SARAH SMILEY

When a parent lets go of the bike

Posted Aug. 24, 2014, at 11:46 a.m.
Sarah Smiley's son learns to ride a bike.
Sarah Smiley
Sarah Smiley's son learns to ride a bike.

The second-biggest secret parents keep from their children is this: Training wheels in no way truly prepare you for riding a bike alone. They just don’t.

This is what makes learning to ride a bike so unforgettable. The entire process is unnatural. There is no way to ease into it, because it takes speed and faith to keep a bike balanced. Sure, there are the aforementioned training wheels and metal bars for a parent to hold, but a child cannot balance on his own two wheels until he is actually doing it.

It’s like walking: Either you’re walking, or you’re just standing there. There isn’t much in-between room. This is why we always remember a child’s first steps. The instant he lets go of the couch and trusts that his right leg will follow the left is a miraculous thing. No one can make a child do it. It just happens.

I was truly horrified when Ford learned to ride a bike eight years ago. I actually needed to go inside and let Dustin handle the lessons. In one afternoon, my firstborn child became intimately familiar with the pavement — except for the time he catapulted himself forward off the bike and landed in a bush.

Things were different when Owen learned to ride a bike. While Ford goes at life full throttle, Owen is a bit more cautious. He would like you to jump off the rock into the lake before he tries it. And even then, peer pressure is no match for Owen’s will of steel. He seemed to look at the two-wheeled contraption we bought for him and say, “If God had wanted us to ride bikes, wouldn’t he have built them?”

Again, I asked Dustin to handle the lessons. I couldn’t watch.

Turns out, however, there was nothing to watch. Owen wasn’t having any part of this “balance on two spinning wheels” thing.

He did like the helmet, though.

Then one day, Ford came running into the house. “Come outside and see, Owen,” he said.

I stepped onto the front porch, and, just like that, Owen was riding his bike without training wheels. Ford had taught him.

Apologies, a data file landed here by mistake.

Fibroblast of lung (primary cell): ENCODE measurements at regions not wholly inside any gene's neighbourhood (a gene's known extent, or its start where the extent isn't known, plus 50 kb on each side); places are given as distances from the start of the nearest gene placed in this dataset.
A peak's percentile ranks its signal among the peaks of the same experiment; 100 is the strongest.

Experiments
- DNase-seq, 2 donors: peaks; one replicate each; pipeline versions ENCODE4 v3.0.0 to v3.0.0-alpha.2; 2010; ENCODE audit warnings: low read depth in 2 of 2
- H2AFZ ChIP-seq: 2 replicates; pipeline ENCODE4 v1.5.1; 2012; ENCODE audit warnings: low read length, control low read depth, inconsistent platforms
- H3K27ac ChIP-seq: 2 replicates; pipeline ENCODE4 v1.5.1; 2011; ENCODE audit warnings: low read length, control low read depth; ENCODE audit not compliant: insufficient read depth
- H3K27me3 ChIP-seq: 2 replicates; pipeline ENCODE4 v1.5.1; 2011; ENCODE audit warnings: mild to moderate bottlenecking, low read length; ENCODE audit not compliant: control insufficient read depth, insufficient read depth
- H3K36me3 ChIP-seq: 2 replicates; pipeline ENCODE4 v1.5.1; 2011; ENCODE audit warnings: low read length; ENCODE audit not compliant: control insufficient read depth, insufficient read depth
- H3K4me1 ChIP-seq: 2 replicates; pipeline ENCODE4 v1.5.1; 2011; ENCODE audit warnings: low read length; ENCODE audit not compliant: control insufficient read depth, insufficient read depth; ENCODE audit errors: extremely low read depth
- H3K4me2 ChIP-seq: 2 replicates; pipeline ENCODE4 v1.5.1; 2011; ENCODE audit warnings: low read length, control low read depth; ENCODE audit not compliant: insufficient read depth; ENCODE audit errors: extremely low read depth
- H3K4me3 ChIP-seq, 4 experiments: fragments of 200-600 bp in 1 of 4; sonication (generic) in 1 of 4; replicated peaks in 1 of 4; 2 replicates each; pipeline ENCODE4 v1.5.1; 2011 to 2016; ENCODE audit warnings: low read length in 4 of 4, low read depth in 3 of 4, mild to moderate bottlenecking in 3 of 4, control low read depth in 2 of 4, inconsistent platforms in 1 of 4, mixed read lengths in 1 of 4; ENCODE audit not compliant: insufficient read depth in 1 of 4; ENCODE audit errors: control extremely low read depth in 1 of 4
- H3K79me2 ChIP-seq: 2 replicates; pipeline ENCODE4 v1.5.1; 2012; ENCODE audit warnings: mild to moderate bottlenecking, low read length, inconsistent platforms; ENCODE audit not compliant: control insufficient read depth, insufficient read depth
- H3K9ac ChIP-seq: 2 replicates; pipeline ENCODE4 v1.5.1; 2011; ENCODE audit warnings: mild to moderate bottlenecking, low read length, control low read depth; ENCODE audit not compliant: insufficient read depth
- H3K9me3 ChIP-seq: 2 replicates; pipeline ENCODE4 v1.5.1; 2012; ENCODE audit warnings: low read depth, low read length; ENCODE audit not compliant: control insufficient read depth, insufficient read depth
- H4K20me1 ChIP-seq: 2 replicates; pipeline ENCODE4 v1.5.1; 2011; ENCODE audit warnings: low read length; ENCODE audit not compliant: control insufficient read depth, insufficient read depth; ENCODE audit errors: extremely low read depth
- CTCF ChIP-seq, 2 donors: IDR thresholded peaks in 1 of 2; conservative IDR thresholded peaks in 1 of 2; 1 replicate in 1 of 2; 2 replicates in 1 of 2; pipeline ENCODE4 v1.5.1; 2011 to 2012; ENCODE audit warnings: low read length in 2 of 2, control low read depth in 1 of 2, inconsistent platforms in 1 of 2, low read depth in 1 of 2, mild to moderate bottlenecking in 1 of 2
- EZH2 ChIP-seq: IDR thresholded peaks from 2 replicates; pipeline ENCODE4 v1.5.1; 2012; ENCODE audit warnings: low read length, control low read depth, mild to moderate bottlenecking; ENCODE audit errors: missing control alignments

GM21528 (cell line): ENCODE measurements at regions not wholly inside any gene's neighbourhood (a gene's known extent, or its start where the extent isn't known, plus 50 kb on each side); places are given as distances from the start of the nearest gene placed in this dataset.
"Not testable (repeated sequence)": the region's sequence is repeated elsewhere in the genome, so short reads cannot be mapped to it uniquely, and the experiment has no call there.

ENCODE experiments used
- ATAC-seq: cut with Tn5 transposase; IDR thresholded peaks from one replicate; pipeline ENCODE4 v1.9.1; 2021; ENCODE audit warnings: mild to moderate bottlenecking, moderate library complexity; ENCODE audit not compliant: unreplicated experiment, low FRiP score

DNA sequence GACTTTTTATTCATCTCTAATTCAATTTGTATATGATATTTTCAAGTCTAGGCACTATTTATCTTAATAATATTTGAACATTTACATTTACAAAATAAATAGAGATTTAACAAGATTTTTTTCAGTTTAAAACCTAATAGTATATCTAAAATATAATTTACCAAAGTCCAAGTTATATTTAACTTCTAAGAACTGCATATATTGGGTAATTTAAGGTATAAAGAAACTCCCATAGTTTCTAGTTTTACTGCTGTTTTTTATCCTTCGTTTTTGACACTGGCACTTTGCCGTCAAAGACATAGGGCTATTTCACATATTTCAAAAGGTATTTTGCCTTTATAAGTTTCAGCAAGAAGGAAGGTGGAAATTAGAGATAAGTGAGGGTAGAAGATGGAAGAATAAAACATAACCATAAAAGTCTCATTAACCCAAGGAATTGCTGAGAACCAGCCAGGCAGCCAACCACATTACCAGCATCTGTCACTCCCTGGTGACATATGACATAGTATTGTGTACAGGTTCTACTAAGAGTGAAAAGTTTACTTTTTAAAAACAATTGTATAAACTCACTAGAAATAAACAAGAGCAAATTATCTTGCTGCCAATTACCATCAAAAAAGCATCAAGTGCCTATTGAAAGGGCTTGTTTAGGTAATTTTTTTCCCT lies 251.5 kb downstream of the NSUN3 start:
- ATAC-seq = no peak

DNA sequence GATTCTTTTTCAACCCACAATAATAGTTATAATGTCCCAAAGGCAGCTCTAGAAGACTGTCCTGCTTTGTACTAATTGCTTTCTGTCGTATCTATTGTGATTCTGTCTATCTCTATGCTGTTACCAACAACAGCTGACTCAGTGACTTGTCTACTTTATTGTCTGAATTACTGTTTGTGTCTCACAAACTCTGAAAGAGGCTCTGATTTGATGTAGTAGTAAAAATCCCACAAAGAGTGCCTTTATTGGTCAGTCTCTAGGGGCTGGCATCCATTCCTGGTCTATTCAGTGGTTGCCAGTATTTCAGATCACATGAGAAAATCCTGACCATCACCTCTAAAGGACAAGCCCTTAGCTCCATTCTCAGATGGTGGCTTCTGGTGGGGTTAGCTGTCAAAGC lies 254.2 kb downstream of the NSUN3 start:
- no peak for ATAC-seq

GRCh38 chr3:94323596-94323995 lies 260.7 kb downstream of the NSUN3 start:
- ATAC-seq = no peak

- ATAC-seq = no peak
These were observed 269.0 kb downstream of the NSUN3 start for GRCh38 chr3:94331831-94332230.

I hoped the same thing would happen with Lindell. If Owen has a will of steel, Lindell’s is super-glued, secured with plastic ties and locked down with a deadbolt that I assure you has no key. Seriously, we’ve tried all the tricks: bribes, pressure, chocolate. When Lindell doesn’t want do something, not even a cupcake will convince him. When you try to put him on a boat, he is like the dog that literally shimmies its head out of the collar. He can make his legs turn to jelly like nobody’s business, or he can make his body as stiff as a board — really unwelcome when he was younger and we tried to get him in his carseat. If all else fails, there’s always screaming. And Lindell can scream.

In other words, I would eat rotten asparagus before I’d try to teach my youngest how to ride a bike.

But Dustin gave it a shot.

They did the training wheels and the metal bar sticking off the back. Lindell played along for a couple of years, probably just to see his dad running up and down the street. Riding bikes was always a “dad thing” for Lindell. “I’ll try again when dad is home,” he’d say. It was like Lindell could smell my fear.

Then one day he said, “Mom, it’s time for you to teach me how to ride my bike.” I started to explain that no one can really learn how to ride a bike. You just need to do it. But saying that goes against every sort of parent code. It’s best to let them think the training wheels will somehow make it all easier.

So we went outside, and I reluctantly ran up and down our street holding on to the back of Lindell’s bicycle seat. There is a video of this, and it’s not attractive. No one runs gracefully when they have one hand fixed to a seat. We went back and forth, up and down, until sweat ran down my temples.

And then I let go. But Lindell didn’t know it. He rode to the end of the street by himself. When he stopped and turned around, I yelled, “See? You did it!”

Lindell was angry I had let go.

All I felt was sad. My last child can ride a bike. There is no one to run behind, no bicycle seat to hold. Yes, I had released the bike, but I knew it was Lindell who was letting go. He did it so naturally, and yet it felt so unnatural to me.

Which, of course, is the first biggest secret parents keep from their children: We never really wanted to let go.

Maine author and columnist Sarah Smiley’s writing is syndicated weekly to publications across the country. She and her husband, Dustin, live with their three sons in Bangor. She may be reached at Facebook.com/Sarah.is.Smiley.

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